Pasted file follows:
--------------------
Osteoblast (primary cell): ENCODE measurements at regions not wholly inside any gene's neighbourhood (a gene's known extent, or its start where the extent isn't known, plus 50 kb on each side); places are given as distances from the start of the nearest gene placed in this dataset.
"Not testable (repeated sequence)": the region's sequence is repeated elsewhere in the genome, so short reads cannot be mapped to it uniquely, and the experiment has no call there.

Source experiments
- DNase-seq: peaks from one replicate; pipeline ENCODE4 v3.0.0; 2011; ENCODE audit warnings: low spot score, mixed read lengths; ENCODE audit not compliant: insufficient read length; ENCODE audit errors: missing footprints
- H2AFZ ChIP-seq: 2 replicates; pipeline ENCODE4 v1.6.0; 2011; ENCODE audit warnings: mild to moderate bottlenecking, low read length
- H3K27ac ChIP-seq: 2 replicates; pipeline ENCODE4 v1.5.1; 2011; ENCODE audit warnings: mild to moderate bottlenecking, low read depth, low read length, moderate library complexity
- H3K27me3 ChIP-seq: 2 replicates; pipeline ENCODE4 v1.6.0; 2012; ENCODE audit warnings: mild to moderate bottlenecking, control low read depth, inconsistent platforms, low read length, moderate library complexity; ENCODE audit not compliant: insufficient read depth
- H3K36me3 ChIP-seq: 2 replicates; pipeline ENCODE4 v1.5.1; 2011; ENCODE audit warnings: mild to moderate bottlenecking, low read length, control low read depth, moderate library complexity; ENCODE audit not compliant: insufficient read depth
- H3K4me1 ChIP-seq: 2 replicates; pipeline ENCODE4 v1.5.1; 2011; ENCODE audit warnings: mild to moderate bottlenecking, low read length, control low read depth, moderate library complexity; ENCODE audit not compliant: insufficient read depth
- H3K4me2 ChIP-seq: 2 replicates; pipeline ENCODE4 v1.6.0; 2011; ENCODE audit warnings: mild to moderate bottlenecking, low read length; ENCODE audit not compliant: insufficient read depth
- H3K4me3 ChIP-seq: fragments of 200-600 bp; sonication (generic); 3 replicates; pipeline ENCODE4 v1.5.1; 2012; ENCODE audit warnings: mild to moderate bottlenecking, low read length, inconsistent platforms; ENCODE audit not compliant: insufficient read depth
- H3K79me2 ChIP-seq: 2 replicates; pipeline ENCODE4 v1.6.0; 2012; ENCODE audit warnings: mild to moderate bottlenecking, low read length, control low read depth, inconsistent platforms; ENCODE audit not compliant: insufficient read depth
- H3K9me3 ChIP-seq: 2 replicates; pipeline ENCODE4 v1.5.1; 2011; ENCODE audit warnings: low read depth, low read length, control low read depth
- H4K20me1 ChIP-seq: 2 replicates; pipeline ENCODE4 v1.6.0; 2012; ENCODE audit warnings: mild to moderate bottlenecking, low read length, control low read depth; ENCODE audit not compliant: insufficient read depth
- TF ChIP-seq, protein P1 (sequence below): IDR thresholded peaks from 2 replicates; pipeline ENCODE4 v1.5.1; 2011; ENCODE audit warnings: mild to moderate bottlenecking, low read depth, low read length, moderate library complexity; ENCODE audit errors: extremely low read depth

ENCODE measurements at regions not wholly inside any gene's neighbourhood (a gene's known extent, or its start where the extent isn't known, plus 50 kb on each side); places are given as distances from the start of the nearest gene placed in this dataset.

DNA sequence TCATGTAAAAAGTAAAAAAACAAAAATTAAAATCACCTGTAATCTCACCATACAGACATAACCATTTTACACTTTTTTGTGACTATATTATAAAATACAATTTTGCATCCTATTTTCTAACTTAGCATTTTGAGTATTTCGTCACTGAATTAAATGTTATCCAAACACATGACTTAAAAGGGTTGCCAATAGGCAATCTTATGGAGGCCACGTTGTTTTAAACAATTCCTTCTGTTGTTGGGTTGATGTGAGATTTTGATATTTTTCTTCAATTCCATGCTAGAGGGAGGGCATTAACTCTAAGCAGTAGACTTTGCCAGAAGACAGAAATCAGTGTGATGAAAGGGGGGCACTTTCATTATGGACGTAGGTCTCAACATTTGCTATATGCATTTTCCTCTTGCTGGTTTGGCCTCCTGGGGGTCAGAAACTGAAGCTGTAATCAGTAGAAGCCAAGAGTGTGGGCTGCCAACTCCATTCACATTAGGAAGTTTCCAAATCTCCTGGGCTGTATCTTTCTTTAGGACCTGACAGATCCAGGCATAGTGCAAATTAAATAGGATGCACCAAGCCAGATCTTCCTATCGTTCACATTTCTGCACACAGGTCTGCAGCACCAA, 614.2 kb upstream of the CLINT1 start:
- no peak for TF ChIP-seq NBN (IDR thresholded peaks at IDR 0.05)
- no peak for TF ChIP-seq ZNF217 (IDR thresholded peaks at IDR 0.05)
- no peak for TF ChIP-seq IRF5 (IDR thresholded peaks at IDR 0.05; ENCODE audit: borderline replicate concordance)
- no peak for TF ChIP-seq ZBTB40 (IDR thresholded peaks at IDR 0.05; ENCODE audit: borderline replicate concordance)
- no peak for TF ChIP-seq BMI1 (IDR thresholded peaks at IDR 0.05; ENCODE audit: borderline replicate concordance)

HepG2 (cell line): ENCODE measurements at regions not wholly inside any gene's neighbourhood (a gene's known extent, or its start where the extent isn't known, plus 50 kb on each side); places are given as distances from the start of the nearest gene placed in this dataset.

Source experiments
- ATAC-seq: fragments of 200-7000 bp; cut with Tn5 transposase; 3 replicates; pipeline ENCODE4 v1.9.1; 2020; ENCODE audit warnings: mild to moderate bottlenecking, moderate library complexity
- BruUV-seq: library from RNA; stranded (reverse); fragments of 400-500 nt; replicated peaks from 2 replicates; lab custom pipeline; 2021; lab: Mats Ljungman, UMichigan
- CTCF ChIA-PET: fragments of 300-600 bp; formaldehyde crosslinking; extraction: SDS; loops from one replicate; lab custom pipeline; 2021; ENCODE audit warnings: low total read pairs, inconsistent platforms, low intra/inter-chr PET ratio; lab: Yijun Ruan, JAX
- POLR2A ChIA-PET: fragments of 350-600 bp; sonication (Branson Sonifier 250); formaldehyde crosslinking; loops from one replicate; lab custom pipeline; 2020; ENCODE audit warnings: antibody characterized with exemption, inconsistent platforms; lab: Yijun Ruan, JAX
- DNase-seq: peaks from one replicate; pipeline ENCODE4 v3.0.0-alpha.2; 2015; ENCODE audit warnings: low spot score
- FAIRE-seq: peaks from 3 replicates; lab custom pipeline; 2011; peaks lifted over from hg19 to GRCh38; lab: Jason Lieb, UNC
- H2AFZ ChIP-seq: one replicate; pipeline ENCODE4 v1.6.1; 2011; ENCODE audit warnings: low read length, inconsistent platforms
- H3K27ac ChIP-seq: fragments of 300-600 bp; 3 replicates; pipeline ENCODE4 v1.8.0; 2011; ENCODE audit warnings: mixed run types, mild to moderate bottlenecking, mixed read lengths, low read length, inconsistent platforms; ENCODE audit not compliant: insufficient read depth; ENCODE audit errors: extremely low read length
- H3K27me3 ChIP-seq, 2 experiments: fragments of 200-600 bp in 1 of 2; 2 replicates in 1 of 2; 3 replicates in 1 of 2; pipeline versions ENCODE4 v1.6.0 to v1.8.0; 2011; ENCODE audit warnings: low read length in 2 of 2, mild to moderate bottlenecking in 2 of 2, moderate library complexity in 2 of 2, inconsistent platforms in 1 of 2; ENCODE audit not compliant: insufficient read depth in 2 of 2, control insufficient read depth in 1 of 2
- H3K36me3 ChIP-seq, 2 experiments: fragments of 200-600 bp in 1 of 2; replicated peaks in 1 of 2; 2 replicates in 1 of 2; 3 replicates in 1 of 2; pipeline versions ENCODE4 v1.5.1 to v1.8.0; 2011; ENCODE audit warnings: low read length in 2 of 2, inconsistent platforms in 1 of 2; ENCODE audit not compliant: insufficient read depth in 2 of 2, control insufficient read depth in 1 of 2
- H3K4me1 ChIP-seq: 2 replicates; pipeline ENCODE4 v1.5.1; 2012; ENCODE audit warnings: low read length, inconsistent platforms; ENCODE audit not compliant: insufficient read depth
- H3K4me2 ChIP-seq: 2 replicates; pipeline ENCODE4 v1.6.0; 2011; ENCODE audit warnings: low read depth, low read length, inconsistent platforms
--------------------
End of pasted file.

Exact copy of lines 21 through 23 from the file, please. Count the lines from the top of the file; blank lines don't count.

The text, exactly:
- no peak for TF ChIP-seq ZBTB40 (IDR thresholded peaks at IDR 0.05; ENCODE audit: borderline replicate concordance)
- no peak for TF ChIP-seq BMI1 (IDR thresholded peaks at IDR 0.05; ENCODE audit: borderline replicate concordance)

HepG2 (cell line): ENCODE measurements at regions not wholly inside any gene's neighbourhood (a gene's known extent, or its start where the extent isn't known, plus 50 kb on each side); places are given as distances from the start of the nearest gene placed in this dataset.